- Last Updated on Tuesday, 26 October 2010 23:21
- Published on Tuesday, 26 October 2010 23:21
- Hits: 396
College of Southern Maryland 2010 Women’s basketball team (Back row, l-r) Asst Coach Amy Gritzmacher, Shellby Matullo, Breanna Barnes, Tianna Payton, Amber Ferguson, Adrienne Lockett, Teshaun Greene, Head Coach Phil Hempfield, Asst. Coach Nick Owens. (Front row, l-r) Brittany Amaker, Tiara Greene, Ashley Warren, Ashley Farmer, Kichelle Winborne. Not shown: Kelly Fagan, Tyler Black
The Northern Neck has spread to Southern Maryland. College of Southern Maryland (CSM) women’s basketball is back and potentially better than ever. With Colonial Beach basketball legend Tianna Payton returning to the team, and the new addition of Adrienne Lockett added to the mix of playing with her former Washington & Lee teammate Ashley Farmer, life in the fast lane of collegiate basketball is about to become more competitive.
With King George resident and second year head coach Phil Hempfield building a foundation around the trio of Payton, Farmer and Lockett, the sky is the limit for the CSM team.
“They may not come from a winning program, but with the intensity that the Virginia players bring to the team will make the everybody else play harder,” Hempfield said during a recent basketball practice. “With Tiana coming back and Ashley leading the way, there is no limit to what our team can do.”
Hempfield’s coaching relationship with the trio dates back to their high school years while playing with the Swish AAU basketball team.
After missing the 2009 season due to medical issues, Payton is elated to be back and playing with team loaded with talent. Having Lockett and Farmer on the team has given Payton and added incentive to take the Hawks to the top of the conference.
“We’re all from the same area, and brought up the same way with basketball,” Payton said. “When I played here before, a lot of players didn’t have the same heart that I did — it was like a hobby to them — but to me basketball is another way of life.”
During her first year at CSM, Payton average 15 points and 15 rebounds a game. She aspires to attend a four-year school to pursue a nursing career after she graduates from CSM in the spring.
After playing (middle school, junior varsity, varsity) basketball in Montross, Lockett transferred to Stafford County to attend Brooke Point High School in her junior year. During her first year with Brooke Point, she had the dubious honor of subbing for Chay Shegog. Currently Shegog is a standout center for the University of North Carolina. While recognition for her talents eluded Lockett in her junior year, she quickly adapted to her new triple-A environment in her senior year to average 12 points a game. Lockett is a physical therapy major, with a focus on continuing her education at a four-year college.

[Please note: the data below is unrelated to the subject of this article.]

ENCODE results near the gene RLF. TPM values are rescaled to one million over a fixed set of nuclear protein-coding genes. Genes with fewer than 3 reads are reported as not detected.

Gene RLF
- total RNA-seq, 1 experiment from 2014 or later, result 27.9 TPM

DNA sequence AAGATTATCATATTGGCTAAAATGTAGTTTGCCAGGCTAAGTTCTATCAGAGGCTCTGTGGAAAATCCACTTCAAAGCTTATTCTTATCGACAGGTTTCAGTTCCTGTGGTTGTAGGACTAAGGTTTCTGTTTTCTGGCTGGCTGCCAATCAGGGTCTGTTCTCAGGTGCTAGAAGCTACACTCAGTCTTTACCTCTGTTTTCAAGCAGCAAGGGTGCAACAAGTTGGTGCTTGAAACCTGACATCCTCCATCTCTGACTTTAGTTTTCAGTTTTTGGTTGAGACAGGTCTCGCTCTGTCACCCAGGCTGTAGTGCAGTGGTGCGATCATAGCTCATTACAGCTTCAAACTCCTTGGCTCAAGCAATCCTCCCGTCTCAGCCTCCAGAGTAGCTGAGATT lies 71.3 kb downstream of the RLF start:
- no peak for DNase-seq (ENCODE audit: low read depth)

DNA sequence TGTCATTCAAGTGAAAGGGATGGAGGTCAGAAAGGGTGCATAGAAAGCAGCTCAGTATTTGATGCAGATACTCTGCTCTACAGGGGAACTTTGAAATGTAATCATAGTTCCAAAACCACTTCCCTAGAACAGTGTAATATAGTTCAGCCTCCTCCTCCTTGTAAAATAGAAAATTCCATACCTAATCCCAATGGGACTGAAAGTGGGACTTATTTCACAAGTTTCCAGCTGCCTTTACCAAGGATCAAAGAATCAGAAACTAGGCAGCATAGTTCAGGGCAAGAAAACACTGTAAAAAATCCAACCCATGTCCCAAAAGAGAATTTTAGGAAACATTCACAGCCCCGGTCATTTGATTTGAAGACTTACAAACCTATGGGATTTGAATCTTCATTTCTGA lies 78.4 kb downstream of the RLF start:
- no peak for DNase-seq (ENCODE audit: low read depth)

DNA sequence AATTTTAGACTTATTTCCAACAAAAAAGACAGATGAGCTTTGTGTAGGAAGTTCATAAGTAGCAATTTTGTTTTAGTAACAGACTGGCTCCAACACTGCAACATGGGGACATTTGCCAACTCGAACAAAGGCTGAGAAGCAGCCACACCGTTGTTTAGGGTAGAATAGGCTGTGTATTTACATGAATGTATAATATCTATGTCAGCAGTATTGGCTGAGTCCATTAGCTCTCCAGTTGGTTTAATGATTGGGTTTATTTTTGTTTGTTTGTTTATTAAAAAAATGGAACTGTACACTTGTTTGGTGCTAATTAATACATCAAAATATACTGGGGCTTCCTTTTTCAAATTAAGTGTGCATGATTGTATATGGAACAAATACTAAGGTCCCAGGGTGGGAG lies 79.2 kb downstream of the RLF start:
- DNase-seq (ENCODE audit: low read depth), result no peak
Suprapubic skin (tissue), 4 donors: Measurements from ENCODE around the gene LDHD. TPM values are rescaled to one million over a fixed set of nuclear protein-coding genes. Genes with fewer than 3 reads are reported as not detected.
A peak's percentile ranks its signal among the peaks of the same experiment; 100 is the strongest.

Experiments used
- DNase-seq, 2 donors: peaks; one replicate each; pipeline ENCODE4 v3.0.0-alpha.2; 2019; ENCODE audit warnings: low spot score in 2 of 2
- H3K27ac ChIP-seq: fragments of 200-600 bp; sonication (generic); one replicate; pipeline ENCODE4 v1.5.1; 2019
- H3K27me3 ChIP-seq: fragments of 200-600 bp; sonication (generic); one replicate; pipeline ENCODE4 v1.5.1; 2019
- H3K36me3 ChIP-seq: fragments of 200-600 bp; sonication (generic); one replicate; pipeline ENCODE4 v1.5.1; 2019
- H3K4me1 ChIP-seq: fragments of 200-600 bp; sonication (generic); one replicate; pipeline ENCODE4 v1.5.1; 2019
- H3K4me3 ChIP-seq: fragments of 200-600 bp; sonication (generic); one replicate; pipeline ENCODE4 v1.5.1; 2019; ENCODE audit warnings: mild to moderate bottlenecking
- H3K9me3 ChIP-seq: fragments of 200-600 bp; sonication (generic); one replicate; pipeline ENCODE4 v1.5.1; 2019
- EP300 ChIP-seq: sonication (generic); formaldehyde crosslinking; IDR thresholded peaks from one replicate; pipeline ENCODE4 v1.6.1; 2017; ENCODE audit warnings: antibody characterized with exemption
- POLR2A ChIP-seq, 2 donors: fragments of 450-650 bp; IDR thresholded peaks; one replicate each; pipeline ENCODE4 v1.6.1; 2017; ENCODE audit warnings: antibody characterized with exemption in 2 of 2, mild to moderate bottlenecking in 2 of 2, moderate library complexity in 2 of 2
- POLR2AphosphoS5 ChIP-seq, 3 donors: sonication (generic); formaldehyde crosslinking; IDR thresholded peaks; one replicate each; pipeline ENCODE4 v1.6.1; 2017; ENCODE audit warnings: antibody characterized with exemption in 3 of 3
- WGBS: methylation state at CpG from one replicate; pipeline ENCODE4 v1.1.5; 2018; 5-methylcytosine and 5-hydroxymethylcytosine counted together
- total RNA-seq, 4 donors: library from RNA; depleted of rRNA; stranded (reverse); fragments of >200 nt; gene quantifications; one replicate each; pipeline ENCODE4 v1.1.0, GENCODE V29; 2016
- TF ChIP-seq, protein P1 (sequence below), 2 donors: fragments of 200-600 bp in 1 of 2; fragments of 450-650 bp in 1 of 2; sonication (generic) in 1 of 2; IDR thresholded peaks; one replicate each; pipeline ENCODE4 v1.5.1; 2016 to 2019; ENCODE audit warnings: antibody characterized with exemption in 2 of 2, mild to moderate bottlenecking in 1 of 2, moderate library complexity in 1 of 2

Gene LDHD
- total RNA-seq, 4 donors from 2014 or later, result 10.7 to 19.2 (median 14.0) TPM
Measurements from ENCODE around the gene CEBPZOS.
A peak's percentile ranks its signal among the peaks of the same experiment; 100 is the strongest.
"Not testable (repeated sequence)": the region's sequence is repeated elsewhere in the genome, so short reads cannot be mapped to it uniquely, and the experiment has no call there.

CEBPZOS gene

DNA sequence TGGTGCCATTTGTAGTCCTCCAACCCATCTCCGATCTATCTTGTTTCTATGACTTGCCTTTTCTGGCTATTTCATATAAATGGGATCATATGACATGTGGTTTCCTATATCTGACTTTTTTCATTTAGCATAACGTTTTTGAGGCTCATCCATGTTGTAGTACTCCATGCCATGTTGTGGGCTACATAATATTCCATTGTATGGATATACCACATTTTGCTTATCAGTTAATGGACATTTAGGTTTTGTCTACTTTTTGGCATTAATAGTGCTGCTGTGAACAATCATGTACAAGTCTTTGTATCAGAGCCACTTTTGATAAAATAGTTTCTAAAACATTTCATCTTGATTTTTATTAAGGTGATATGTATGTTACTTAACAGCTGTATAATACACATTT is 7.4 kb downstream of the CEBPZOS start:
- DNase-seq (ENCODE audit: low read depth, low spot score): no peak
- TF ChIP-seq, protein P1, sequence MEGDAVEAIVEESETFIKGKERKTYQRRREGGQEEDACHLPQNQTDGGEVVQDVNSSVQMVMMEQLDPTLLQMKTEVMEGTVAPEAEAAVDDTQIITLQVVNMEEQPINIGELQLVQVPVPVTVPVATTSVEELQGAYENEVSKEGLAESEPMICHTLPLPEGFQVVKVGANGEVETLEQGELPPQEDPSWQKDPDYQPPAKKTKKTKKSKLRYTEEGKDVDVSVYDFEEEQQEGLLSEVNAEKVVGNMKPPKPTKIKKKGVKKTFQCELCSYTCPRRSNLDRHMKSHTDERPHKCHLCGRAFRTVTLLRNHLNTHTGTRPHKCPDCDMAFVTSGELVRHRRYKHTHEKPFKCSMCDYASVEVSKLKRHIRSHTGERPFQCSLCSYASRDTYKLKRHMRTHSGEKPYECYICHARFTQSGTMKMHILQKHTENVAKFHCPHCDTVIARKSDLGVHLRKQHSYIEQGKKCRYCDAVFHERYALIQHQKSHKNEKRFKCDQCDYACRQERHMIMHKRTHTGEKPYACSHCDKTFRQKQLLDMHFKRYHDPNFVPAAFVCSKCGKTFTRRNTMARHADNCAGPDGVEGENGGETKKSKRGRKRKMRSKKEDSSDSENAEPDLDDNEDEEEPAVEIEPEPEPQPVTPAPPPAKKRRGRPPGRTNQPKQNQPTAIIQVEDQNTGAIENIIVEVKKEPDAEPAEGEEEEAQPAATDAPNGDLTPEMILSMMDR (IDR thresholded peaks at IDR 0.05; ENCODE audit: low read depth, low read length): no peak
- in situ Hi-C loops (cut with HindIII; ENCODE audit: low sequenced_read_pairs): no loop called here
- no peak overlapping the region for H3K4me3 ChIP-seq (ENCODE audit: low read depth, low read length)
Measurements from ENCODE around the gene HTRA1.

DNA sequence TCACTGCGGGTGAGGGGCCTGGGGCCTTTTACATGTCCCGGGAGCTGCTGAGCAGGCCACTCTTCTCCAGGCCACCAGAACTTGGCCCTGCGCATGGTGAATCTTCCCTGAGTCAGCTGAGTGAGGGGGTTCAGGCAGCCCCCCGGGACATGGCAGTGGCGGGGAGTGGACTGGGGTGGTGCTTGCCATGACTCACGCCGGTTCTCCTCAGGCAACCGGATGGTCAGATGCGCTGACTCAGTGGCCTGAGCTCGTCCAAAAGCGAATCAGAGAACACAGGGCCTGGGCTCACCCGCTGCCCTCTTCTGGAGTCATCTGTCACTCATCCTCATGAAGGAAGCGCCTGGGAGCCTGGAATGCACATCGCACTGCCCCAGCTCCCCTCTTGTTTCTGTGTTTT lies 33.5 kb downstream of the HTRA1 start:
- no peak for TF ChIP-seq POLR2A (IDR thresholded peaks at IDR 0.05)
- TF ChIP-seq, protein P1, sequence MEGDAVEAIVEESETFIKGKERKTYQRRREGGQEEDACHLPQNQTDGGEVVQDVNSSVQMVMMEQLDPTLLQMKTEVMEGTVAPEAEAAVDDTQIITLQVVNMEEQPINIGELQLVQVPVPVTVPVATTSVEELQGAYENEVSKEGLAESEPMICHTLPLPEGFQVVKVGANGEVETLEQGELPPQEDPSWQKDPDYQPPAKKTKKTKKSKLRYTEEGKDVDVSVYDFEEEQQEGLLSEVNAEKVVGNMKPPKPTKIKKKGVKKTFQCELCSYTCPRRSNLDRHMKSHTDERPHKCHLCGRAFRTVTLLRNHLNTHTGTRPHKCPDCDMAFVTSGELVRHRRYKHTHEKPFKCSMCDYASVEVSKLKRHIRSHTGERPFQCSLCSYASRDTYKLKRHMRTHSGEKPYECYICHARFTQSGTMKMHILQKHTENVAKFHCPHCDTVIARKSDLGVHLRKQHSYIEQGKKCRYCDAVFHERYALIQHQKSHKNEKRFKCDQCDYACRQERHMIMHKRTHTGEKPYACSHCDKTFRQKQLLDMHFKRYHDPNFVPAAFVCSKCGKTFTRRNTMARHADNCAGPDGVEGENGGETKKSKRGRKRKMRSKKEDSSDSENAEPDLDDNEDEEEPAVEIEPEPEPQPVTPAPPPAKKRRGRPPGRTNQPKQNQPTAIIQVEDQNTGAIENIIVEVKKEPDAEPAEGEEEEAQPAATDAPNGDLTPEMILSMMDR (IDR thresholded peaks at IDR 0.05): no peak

After a tumultuous 2009 season, Farmer is confident that the entire cast of current CSM players will finally take basketball to an entirely different level than what it has been accustomed too. In a nutshell, at point guard, Farmer is the fuel that will keep the Hawk basketball machine competitive.
“This year’s team is more dedicated to the game of basketball,” Farmer said.
After losing six players during the start regular season, Farmer had to switch from passing the ball to scoring on a regular basis. Although she average 19 points a game during the second half of the season, her team struggled in the win column.
Other players who will give Hawk fans reasons to cheer are: Kichelle Winborne, Tiera and Teshawn Greene, and Kelly Fagan. The aforementioned players are unique with speed, shooting abilities and the intangible of blending their talents together to make the Hawks a force in the Maryland Junior College Athletic Conference.
Now that the team has experienced two scrimmages (Washington Adventist, Tidewater), they will be tested against Tidewater on Nov. 10 for their first regular season game of the year. The game will take place at CSM’s gymnasium; game-time is 6 p.m.
Leonard M. Banks